Buffy Sainte-Marie Wins 2015 Polaris Prize

It’s not often you see Buffy Sainte-Marie’s name mentioned in the same category as rapper Ghostface Killah, indie rockers The New Pornographers and post-punk stars Viet Cong, but all shared the same ballot last night when the 2015 Polaris Award for best Canadian album was handed out at the Carlu in downtown Toronto. And when the winner was announced – by 68-year-old Fred Penner no less – it was Sainte-Marie who snagged the $50,000 prize.

Sainte-Marie won for her disc Power in the Blood, which has received critical praise and attention both for its music and for its message of solidarity with ongoing aboriginal causes.

“Ever since the sixties I’ve been making diverse albums, and every single album has had big love songs, which has managed to support me, like Up Where We Belong. That’s allowed me to remain an artist. But on every album there’s been songs that have some kind of social meaning to them,” she told the Globe and Mail after winning the prize. “I don’t hold back from trying to craft a song that not only touches people but also might expand their horizons and give them some support for sticking up for what needs to be protected in their own communities.”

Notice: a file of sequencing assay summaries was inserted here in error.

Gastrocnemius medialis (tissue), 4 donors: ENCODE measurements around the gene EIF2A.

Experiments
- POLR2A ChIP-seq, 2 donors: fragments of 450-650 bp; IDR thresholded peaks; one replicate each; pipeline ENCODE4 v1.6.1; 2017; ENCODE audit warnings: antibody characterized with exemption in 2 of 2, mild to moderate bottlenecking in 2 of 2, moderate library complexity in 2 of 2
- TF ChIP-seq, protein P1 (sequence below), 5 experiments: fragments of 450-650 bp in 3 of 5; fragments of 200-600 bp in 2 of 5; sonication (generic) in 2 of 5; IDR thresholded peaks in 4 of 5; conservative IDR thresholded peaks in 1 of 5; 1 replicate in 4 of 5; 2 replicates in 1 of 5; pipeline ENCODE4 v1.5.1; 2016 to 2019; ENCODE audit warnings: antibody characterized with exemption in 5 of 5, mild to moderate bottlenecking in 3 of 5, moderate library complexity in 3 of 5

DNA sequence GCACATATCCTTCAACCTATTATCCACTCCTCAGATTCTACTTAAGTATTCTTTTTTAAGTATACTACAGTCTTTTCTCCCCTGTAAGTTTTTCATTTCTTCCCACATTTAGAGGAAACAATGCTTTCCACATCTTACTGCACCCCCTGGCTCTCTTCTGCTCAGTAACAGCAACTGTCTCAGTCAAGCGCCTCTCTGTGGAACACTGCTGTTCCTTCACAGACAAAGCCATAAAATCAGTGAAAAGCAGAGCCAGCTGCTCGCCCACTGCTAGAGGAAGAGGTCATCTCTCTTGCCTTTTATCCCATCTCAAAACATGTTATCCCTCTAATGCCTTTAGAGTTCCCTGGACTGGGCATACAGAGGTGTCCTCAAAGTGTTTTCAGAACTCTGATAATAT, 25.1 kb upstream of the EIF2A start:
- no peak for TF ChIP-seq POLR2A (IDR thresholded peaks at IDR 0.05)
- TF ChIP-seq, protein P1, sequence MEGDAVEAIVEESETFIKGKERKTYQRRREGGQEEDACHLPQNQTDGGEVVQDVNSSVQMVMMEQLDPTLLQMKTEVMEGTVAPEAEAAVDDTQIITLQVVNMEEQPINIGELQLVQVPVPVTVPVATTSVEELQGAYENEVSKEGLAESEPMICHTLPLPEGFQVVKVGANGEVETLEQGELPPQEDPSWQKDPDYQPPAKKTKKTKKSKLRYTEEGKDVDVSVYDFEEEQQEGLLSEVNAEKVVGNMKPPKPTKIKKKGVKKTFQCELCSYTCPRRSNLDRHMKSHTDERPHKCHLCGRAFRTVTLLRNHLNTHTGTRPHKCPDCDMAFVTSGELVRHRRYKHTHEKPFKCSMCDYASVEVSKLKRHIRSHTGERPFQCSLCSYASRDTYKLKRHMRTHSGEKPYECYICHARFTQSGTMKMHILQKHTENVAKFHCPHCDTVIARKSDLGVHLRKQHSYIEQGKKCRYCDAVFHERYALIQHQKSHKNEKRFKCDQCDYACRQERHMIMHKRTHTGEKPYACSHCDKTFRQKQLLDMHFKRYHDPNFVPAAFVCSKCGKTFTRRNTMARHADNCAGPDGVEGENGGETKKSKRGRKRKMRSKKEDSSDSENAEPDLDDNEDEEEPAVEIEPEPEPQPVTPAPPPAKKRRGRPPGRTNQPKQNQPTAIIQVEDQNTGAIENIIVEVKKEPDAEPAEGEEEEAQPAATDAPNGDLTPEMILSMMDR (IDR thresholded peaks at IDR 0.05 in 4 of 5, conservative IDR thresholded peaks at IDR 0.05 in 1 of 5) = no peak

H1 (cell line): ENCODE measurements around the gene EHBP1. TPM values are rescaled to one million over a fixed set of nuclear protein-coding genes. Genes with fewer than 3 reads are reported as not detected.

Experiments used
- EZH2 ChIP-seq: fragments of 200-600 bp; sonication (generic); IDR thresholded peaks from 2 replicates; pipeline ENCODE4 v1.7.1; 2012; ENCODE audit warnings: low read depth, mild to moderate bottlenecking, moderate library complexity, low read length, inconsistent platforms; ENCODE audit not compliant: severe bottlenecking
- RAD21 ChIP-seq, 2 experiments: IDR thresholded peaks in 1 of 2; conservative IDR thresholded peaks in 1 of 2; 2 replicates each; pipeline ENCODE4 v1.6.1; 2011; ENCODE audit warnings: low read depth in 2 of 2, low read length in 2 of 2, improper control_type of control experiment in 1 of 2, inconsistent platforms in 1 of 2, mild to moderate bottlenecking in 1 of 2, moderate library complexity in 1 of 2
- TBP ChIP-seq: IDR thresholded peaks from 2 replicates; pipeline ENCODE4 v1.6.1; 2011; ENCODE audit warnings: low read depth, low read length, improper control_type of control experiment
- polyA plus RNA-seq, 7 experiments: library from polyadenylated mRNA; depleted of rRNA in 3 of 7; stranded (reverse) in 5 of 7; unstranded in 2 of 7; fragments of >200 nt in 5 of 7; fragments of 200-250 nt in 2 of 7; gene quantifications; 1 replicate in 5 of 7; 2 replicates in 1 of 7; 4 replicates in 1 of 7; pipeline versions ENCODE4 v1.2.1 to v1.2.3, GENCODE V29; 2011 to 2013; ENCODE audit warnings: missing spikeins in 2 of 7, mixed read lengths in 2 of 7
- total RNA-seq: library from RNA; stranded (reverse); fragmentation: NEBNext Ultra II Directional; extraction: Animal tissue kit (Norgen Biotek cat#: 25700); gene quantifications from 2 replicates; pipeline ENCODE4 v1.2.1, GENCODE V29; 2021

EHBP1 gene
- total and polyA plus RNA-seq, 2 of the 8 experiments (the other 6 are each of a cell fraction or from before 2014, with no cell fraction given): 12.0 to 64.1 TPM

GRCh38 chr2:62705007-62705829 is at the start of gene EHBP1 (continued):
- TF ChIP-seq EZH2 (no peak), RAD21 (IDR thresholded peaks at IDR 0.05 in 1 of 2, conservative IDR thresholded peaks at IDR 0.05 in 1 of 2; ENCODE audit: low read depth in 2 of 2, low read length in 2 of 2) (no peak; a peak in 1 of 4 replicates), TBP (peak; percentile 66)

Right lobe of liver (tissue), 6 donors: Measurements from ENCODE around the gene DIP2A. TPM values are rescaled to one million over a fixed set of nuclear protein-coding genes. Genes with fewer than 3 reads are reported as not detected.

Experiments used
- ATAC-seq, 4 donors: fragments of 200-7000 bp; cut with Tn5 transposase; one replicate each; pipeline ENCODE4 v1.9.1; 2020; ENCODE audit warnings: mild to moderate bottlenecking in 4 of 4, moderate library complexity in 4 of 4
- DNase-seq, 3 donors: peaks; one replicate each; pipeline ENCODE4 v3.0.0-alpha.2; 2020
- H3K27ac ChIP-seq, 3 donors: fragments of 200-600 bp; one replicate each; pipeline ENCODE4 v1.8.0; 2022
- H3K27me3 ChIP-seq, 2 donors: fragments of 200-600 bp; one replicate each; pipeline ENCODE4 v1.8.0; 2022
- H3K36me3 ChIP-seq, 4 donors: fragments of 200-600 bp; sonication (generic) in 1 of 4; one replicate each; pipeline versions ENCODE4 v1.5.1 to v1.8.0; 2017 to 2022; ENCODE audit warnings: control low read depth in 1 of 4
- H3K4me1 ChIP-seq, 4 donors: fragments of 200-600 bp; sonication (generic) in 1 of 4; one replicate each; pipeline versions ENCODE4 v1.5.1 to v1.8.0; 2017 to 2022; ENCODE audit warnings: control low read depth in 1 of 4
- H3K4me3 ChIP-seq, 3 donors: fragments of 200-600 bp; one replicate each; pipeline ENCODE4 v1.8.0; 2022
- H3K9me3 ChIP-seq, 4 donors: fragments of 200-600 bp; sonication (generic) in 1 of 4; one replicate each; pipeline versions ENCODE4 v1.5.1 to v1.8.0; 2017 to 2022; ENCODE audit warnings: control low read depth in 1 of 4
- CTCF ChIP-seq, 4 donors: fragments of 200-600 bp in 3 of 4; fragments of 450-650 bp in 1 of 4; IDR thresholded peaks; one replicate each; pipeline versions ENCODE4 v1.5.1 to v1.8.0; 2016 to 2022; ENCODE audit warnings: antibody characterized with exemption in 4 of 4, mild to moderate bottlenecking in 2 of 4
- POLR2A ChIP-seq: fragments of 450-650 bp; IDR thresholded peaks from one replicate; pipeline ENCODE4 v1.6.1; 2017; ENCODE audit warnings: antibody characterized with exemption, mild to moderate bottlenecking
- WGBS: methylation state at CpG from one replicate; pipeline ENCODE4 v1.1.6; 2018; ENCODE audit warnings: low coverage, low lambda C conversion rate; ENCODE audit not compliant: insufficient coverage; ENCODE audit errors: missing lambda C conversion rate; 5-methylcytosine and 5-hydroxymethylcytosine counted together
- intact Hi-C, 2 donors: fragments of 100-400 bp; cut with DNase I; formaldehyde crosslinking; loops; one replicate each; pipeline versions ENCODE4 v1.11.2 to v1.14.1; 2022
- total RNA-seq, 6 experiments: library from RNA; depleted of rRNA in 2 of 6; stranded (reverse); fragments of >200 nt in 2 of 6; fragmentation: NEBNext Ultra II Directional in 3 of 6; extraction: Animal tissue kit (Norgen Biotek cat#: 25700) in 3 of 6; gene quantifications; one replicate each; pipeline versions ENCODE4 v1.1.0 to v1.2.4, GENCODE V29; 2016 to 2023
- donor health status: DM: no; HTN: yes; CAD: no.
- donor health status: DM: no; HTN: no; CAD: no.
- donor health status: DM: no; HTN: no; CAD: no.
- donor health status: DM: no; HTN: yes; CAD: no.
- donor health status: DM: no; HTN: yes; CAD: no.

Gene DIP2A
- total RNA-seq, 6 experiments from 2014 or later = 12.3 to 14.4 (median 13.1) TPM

The 74-year-old also joked that, “I’ve got an Academy Award and a Golden Globe, a couple of Junos and a Gemini Award — this is the only one I ever heard that gives the artist money.” It’s an important element of the prize, she noted, as it allows artists to be able to afford to tour.

For her part, however, Sainte-Marie told the audience she’d donate the prize money to charity.

Despite stiff, and much younger competition from nominees like Toronto-born rap superstar Drake, Sainte-Marie became the second straight indigenous artist to win the Polaris Prize, following Inuit throat singer Tanya Tagaq’s victory last year.

Support for Sainte-Marie’s win has been positive – which isn’t always the case when an older artist trumps more youthful acts for major awards. When Leonard Cohen beat Justin Bieber for the Artist of the Year Juno in 2013, Beliebers around the world lost their 12-year-old minds over the perceived travesty.

“I CAN’T BELIEVE JUSTIN LOSE ARTIST OF THE YEAR TO LEONARD COHEN (who dat) WE WERE SUPPOSED TO VOTE YOU KNOW,” one distraught Belieber, with a tenuous grasp on how award voting works, tweeted at the time.

Thankfully, Sainte-Marie hasn’t yet faced the Caps Lock wrath of disappointed younger fans.